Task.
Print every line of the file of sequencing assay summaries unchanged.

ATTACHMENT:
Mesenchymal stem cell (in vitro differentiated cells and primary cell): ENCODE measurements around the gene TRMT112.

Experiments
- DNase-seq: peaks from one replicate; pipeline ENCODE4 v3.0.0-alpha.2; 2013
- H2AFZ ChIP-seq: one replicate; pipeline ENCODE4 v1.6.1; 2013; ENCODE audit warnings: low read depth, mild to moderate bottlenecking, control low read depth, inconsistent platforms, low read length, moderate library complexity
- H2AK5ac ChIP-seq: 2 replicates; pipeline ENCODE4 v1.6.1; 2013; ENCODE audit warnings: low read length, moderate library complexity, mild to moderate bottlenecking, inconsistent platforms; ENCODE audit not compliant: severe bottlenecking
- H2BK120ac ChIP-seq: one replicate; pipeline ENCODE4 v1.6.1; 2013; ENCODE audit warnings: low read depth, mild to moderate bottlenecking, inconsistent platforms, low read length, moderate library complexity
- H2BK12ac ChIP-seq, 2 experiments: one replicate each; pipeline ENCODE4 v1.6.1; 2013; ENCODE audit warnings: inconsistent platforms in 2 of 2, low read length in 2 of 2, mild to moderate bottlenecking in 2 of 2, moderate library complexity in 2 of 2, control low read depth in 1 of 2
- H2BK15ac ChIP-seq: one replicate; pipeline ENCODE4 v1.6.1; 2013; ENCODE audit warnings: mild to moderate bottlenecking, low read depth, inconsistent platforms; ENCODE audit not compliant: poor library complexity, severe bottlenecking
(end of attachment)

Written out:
Mesenchymal stem cell (in vitro differentiated cells and primary cell): ENCODE measurements around the gene TRMT112.

Experiments
- DNase-seq: peaks from one replicate; pipeline ENCODE4 v3.0.0-alpha.2; 2013
- H2AFZ ChIP-seq: one replicate; pipeline ENCODE4 v1.6.1; 2013; ENCODE audit warnings: low read depth, mild to moderate bottlenecking, control low read depth, inconsistent platforms, low read length, moderate library complexity
- H2AK5ac ChIP-seq: 2 replicates; pipeline ENCODE4 v1.6.1; 2013; ENCODE audit warnings: low read length, moderate library complexity, mild to moderate bottlenecking, inconsistent platforms; ENCODE audit not compliant: severe bottlenecking
- H2BK120ac ChIP-seq: one replicate; pipeline ENCODE4 v1.6.1; 2013; ENCODE audit warnings: low read depth, mild to moderate bottlenecking, inconsistent platforms, low read length, moderate library complexity
- H2BK12ac ChIP-seq, 2 experiments: one replicate each; pipeline ENCODE4 v1.6.1; 2013; ENCODE audit warnings: inconsistent platforms in 2 of 2, low read length in 2 of 2, mild to moderate bottlenecking in 2 of 2, moderate library complexity in 2 of 2, control low read depth in 1 of 2
- H2BK15ac ChIP-seq: one replicate; pipeline ENCODE4 v1.6.1; 2013; ENCODE audit warnings: mild to moderate bottlenecking, low read depth, inconsistent platforms; ENCODE audit not compliant: poor library complexity, severe bottlenecking